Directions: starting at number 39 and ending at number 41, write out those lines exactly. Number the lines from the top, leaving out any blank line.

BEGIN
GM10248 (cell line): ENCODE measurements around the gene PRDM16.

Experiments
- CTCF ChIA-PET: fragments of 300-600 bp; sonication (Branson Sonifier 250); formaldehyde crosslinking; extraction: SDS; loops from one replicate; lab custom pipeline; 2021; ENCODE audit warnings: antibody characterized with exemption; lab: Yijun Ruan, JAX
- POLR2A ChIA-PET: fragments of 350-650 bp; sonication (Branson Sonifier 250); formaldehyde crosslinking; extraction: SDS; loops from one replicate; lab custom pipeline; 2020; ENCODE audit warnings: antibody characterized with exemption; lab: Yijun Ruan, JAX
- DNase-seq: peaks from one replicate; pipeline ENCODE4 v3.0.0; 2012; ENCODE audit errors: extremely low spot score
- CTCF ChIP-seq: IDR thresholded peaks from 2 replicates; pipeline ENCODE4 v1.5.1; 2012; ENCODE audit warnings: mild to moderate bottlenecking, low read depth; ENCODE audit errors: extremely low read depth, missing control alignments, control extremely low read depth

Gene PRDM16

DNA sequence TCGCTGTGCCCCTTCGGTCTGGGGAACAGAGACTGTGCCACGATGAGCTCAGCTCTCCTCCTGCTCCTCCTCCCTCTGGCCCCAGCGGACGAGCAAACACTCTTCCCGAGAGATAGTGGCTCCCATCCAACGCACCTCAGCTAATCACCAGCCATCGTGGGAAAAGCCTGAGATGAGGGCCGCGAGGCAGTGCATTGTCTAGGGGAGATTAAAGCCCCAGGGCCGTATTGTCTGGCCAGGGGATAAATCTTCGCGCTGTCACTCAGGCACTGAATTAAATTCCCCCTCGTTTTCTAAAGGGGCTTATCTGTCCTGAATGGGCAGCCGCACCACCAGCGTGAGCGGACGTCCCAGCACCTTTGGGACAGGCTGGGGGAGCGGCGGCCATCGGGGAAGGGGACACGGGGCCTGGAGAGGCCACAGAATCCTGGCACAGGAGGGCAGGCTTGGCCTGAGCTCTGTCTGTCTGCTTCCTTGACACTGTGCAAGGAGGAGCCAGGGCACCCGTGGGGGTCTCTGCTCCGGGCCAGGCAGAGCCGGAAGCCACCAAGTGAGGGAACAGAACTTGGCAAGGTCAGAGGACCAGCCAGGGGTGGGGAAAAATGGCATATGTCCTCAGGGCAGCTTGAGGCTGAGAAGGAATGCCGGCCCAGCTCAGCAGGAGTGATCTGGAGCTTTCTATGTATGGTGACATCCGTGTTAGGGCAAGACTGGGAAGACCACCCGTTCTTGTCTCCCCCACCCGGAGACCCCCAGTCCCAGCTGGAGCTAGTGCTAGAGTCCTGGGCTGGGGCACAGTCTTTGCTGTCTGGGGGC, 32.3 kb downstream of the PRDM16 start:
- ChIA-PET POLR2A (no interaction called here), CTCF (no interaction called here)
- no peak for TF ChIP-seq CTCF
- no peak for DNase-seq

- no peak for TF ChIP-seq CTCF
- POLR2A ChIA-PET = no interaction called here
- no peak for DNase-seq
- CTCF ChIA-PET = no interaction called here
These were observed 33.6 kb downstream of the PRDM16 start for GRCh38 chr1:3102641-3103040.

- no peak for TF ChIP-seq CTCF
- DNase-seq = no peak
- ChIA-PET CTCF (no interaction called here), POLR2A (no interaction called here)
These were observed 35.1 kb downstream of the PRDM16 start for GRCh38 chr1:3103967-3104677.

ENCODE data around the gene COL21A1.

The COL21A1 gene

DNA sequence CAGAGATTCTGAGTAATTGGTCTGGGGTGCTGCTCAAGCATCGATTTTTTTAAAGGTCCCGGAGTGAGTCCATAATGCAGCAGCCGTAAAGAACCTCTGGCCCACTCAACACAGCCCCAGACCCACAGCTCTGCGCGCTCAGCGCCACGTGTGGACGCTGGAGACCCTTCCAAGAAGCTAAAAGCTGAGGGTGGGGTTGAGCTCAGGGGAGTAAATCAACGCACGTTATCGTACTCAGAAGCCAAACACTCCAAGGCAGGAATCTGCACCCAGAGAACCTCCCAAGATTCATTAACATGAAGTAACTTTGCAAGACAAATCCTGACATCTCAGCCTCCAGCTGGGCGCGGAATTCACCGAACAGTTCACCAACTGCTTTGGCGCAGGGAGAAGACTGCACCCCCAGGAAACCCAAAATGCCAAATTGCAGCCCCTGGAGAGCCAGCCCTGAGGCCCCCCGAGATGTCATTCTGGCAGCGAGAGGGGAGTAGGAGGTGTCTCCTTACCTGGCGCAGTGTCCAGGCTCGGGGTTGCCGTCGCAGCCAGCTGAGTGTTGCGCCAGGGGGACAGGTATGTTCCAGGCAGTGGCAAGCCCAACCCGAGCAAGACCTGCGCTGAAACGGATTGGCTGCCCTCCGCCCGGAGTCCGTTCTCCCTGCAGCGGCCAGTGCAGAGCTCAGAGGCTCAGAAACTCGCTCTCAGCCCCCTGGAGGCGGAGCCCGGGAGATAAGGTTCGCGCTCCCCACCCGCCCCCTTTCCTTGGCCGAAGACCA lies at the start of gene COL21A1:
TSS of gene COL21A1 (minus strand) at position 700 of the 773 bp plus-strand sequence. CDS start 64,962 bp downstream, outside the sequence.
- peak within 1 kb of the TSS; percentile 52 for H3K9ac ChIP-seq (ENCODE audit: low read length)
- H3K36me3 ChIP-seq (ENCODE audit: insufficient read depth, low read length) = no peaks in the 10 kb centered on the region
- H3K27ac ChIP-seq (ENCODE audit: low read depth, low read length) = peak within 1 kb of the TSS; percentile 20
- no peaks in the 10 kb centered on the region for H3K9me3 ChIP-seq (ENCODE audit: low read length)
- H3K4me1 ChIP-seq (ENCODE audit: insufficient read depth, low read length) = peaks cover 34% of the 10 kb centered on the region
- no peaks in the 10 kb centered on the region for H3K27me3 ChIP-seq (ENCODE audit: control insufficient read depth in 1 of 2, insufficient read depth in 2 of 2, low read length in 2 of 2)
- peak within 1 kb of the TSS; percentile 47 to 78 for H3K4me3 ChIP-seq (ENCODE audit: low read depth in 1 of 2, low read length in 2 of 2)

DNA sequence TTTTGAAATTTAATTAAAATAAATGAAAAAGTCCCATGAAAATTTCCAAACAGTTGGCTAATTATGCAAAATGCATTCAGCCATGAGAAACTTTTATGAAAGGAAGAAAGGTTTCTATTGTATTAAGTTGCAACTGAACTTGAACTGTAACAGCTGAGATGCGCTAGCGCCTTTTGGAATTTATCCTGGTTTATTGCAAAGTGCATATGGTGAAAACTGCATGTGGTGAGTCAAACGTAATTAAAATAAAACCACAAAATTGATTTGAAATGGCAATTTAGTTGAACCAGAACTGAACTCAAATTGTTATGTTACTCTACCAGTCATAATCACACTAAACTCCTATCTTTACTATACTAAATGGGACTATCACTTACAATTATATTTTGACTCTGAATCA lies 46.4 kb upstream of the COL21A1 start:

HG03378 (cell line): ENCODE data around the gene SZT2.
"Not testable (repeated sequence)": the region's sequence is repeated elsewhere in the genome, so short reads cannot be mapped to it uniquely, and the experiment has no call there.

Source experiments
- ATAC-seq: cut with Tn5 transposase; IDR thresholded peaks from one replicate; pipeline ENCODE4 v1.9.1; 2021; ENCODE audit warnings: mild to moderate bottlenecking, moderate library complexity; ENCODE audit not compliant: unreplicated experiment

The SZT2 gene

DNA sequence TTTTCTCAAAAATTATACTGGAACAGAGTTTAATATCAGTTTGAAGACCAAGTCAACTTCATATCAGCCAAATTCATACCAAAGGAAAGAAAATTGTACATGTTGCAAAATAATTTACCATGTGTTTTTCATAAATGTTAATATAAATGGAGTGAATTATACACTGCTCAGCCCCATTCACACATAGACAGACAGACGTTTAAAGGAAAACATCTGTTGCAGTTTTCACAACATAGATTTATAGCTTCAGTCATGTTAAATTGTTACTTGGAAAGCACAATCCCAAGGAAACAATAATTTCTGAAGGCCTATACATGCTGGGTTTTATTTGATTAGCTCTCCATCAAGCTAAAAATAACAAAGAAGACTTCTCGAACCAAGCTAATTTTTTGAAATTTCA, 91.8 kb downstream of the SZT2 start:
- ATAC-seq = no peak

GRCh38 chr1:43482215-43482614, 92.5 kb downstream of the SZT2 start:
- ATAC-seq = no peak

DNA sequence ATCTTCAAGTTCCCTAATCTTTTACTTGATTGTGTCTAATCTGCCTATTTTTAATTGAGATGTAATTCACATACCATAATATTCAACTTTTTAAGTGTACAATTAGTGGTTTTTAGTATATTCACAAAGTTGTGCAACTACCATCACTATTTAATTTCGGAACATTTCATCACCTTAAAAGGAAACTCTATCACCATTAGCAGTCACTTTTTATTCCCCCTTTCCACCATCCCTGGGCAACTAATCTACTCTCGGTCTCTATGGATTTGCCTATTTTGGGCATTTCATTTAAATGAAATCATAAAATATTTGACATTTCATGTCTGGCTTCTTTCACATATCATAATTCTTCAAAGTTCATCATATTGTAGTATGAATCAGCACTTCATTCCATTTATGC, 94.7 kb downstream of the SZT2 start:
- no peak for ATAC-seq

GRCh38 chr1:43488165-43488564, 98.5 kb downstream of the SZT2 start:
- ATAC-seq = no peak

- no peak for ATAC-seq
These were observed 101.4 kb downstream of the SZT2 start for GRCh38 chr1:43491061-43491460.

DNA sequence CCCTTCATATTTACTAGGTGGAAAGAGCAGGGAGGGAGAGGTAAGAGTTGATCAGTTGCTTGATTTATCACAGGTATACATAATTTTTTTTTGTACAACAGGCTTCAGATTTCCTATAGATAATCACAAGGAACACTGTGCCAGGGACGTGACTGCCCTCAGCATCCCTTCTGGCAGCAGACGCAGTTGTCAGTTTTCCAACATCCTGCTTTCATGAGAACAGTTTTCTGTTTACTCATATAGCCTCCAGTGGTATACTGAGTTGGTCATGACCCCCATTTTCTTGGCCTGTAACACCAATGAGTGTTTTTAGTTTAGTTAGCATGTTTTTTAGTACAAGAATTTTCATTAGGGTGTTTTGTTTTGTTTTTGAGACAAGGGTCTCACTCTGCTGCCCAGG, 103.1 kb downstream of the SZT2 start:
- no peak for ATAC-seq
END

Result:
- ATAC-seq = no peak

GRCh38 chr1:43482215-43482614, 92.5 kb downstream of the SZT2 start:
- ATAC-seq = no peak